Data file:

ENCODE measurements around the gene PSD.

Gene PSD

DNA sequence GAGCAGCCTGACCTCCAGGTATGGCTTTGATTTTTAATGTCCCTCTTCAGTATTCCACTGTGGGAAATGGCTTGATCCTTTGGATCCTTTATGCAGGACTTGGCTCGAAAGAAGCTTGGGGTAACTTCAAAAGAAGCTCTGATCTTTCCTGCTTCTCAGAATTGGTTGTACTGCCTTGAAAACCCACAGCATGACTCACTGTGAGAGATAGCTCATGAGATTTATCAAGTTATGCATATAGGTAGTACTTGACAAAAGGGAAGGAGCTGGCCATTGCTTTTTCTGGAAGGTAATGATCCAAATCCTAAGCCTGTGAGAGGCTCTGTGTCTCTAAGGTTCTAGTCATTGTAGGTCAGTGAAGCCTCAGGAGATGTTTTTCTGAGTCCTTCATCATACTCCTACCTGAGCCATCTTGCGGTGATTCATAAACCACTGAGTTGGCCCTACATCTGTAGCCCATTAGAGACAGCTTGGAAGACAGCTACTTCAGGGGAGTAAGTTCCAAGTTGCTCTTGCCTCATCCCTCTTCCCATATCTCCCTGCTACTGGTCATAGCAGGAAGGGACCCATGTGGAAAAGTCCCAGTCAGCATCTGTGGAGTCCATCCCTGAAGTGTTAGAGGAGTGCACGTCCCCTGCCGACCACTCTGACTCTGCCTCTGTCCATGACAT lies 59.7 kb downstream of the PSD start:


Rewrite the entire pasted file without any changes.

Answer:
ENCODE measurements around the gene PSD.

Gene PSD

DNA sequence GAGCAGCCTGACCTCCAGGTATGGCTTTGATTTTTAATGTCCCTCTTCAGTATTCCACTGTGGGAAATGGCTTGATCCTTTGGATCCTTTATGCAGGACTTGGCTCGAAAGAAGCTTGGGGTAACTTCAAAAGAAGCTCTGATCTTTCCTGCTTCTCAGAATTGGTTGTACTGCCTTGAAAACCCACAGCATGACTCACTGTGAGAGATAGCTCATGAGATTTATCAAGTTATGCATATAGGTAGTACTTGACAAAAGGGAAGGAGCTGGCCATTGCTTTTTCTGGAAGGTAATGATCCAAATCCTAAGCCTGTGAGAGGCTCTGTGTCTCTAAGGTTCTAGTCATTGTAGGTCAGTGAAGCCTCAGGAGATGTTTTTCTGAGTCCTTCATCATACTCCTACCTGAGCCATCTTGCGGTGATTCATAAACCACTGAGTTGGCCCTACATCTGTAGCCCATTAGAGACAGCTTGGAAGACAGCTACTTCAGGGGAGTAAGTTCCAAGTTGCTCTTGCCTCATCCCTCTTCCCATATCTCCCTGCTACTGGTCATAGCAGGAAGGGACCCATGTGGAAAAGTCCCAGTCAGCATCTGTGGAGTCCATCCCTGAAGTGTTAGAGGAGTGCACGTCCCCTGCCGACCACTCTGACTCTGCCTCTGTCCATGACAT lies 59.7 kb downstream of the PSD start: